To the Nazis, hunger was a weapon to be wielded against their enemies and victims. In the concentration and death camps, the prisoners suffered terribly from extremely low calorific intake due to the wholly inadequate amount of food they received.
Those at Auschwitz, like Hart-Moxon, ate watery soup distributed at lunchtime, with no meat and only scraps of parsnips or other root vegetables; at dinner time, they had a small bread ration.
Such pitiful meals led to rapid emaciation, characterised by striking weight loss and muscular atrophy in a short space of time. The symptoms of starvation included muscular weakness and progressive decline in kinetic energy, slowness of movement and debility, a change in facial expression and hollowness of the eyes, and a susceptibility to infections.
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But while the Nazis proved themselves happy to starve prisoners at the camps, they were keen for some of the population – especially the soldiers fighting for Germany, the workers in heavy industry, and pregnant women – to have enough food on the table.
This posed a problem: Germany’s farmers were overstretched and could not provide the sheer volume of food needed. It was therefore deemed necessary to look to the occupied territories to make up for the deficit, with Hermann Göring insisting that hunger be “exported” outside the Third Reich.
To that end, Herbert Backe, minister for food and agriculture, came up with the “Hunger Plan”.
Designed to extract as much food as possible from occupied territories of the Soviet Union, it intended to feed the German troops and civilians throughout the war, but at the cost of forcing the people living there to go hungry.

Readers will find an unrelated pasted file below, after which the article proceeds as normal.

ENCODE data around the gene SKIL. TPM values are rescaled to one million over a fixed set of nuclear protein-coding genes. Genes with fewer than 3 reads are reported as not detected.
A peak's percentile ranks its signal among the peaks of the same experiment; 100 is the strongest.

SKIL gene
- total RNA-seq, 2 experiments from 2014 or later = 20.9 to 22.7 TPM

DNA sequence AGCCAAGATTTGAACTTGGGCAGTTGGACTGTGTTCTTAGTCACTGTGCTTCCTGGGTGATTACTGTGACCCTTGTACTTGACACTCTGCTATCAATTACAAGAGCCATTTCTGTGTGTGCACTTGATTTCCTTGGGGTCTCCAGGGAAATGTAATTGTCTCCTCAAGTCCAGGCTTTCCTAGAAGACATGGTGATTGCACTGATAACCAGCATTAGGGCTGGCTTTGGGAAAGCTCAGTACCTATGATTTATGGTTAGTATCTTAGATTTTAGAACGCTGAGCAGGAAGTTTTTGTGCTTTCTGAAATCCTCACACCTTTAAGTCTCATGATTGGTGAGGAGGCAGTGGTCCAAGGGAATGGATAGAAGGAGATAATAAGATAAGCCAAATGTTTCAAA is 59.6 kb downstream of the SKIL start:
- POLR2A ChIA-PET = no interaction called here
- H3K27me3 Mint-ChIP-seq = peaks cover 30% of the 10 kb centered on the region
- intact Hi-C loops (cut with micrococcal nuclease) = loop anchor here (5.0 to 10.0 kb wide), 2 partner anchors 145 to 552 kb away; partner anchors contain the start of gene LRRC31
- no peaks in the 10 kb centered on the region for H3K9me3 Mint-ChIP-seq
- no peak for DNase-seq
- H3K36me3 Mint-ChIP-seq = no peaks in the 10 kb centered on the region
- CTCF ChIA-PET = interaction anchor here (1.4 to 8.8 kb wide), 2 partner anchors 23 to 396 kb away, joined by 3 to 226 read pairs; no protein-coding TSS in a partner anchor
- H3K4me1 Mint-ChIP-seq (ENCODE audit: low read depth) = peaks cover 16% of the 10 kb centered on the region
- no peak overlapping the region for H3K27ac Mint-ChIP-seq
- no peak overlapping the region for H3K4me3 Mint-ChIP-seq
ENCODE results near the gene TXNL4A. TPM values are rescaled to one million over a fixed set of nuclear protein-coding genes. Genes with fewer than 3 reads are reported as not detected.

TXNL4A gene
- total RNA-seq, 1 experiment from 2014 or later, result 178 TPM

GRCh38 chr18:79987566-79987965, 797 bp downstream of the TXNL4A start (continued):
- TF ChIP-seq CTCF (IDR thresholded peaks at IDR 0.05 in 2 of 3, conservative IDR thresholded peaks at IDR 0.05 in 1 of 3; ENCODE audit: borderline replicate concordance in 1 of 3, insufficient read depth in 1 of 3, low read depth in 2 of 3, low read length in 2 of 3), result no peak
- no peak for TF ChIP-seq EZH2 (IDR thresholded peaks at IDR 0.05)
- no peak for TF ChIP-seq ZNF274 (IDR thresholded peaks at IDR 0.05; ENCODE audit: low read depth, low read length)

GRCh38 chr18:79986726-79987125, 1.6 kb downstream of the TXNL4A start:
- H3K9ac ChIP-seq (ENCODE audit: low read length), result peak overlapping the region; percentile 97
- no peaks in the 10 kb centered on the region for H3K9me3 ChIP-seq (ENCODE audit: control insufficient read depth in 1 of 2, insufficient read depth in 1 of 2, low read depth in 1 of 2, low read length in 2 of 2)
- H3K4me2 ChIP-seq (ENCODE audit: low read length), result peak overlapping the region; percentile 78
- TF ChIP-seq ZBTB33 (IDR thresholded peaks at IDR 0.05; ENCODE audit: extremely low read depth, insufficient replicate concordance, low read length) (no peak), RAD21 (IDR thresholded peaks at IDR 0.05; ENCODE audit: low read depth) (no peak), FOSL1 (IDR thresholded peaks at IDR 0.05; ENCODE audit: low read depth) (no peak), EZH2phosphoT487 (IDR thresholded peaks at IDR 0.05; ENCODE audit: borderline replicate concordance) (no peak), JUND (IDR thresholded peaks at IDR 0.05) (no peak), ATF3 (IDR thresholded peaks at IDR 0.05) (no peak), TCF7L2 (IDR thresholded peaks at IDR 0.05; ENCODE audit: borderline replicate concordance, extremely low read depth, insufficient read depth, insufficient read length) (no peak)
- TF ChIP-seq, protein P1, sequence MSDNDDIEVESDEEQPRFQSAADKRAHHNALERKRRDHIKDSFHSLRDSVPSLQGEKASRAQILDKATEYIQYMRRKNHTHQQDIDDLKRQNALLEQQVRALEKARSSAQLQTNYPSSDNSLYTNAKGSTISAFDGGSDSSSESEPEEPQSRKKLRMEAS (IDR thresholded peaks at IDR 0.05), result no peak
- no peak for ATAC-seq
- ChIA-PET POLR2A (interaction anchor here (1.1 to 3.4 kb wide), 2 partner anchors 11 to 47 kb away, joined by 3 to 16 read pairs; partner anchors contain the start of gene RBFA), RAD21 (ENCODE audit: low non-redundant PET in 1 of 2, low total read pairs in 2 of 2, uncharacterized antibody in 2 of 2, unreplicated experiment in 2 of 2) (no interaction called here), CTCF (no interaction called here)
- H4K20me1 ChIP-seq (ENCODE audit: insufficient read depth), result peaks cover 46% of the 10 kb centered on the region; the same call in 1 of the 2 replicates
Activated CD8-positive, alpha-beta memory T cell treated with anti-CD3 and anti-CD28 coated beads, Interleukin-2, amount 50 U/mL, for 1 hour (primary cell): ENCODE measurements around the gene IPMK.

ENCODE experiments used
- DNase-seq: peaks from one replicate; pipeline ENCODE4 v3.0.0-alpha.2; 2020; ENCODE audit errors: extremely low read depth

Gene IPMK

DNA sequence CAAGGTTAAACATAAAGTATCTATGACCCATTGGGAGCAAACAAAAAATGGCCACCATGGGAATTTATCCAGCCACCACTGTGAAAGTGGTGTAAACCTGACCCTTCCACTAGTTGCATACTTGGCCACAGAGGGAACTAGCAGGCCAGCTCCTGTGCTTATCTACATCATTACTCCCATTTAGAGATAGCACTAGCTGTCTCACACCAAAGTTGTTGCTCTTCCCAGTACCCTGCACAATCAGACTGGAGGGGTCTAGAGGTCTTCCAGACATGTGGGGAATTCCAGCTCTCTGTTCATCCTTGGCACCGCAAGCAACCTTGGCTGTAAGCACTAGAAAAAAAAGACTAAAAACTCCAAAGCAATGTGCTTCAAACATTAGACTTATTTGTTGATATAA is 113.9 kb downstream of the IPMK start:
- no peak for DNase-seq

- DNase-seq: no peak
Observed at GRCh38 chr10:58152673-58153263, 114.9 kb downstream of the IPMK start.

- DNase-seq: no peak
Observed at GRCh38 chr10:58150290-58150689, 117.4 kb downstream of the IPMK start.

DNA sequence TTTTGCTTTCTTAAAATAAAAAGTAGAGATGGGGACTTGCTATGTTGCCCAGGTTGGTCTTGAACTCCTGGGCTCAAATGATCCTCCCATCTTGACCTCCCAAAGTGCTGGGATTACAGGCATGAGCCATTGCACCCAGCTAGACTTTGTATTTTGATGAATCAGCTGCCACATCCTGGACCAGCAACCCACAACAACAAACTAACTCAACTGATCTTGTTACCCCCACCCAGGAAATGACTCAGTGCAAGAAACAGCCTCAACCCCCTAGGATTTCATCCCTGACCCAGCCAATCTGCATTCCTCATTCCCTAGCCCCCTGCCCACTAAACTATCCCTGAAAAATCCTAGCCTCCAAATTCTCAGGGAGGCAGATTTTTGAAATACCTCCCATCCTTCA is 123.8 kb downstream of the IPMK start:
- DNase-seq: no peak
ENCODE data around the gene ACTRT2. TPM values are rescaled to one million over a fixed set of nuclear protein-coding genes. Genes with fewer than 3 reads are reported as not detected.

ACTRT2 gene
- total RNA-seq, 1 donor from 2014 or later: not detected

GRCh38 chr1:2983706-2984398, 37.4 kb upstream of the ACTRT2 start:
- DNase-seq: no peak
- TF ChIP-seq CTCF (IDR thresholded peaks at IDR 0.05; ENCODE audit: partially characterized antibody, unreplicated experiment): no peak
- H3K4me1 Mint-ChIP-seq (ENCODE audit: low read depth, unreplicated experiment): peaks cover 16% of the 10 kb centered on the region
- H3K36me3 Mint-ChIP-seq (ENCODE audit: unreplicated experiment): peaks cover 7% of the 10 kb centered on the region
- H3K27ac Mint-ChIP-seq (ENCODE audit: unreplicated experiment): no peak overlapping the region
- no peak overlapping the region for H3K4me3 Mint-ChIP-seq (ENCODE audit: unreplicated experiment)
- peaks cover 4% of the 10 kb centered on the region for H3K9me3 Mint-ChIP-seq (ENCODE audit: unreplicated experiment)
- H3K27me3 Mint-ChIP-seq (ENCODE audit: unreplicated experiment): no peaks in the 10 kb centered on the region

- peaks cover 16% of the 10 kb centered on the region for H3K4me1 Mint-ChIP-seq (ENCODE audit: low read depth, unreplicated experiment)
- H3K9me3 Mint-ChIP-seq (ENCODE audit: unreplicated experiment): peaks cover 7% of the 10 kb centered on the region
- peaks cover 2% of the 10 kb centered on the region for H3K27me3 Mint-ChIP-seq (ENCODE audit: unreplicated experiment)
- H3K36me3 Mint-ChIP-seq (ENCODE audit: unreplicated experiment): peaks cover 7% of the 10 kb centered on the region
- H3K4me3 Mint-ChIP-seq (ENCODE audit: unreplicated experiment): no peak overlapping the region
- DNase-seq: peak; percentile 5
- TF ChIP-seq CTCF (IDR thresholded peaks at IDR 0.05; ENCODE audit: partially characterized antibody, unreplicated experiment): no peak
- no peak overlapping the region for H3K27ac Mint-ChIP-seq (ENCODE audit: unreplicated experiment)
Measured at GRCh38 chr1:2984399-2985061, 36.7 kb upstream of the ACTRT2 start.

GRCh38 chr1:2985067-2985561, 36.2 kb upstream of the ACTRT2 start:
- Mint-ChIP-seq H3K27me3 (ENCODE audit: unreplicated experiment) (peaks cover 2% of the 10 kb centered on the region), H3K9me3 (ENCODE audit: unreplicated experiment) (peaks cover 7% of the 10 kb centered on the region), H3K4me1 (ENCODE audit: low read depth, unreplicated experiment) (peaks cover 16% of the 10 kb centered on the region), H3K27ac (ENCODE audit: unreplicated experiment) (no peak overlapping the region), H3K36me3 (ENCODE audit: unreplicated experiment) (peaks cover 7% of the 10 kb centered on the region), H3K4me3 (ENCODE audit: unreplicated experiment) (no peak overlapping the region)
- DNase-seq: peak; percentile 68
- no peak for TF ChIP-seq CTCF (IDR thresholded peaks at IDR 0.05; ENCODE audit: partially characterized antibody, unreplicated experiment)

The plan directly contributed to Adolf Hitler’s decision to go to war with the Soviets in June 1941, and as the food started to be seized and brought back to Germany, the war effort was ensured of continued support from the wider population.
From the Nazi perspective, the acquisition of territory clearly equated with food supply – a notion that formed part of the overall ideological claim of racial superiority of the “Aryans” over the “Slavs”, in this case in terms of land and agriculture.
Between 1941 and 1943, the Hunger Plan successfully provided Nazi Germany with 325,000 tonnes of edible fat, 2.7 million tonnes of potatoes and 7 million tonnes of grain.
But feeding one population meant the mass murder and starvation of others. During the winter of 1941–42 alone, more than 1 million Soviet prisoners of war were deliberately left to starve to death in camps, while millions more civilians were deprived of food and tens of thousands of Jews perished from starvation.
In 1933, the Reichsnährstand had been established to regulate Germany’s food production, even offering subsidies to farmers to ensure that autarky was put into place, but many of these people came to feel let down by the regime’s overall policies. They retreated into their own form of self-sufficiency: producing what they needed for themselves and their families, and not giving the surplus to the state. Anything extra went to the black market, where they could get a much better price. To get away with this, farmers could simply not register livestock, or the slaughterers would underweigh carcasses and illicitly sell the extra meat.
The shortages in food drove more of the affluent Germans to use their money and connections to circumvent the rationing system, or at least supplement it, by buying restricted items. Shopkeepers engaged in under-the-counter activities, popularly known as “stoop transactions”, and while hoarding, bartering and profiteering became punishable offences, the black market thrived until it became an integral part of wartime consumption.
At least, this was the case for those with enough money for the inflated prices – among them, state and party officials – while the poorer people missed out. It was difficult to proceed with prosecutions, not only as a result of the wartime government lacking the manpower to monitor black market activity, but because no one wanted to reveal to the public that officials themselves were part of the disreputable behaviour.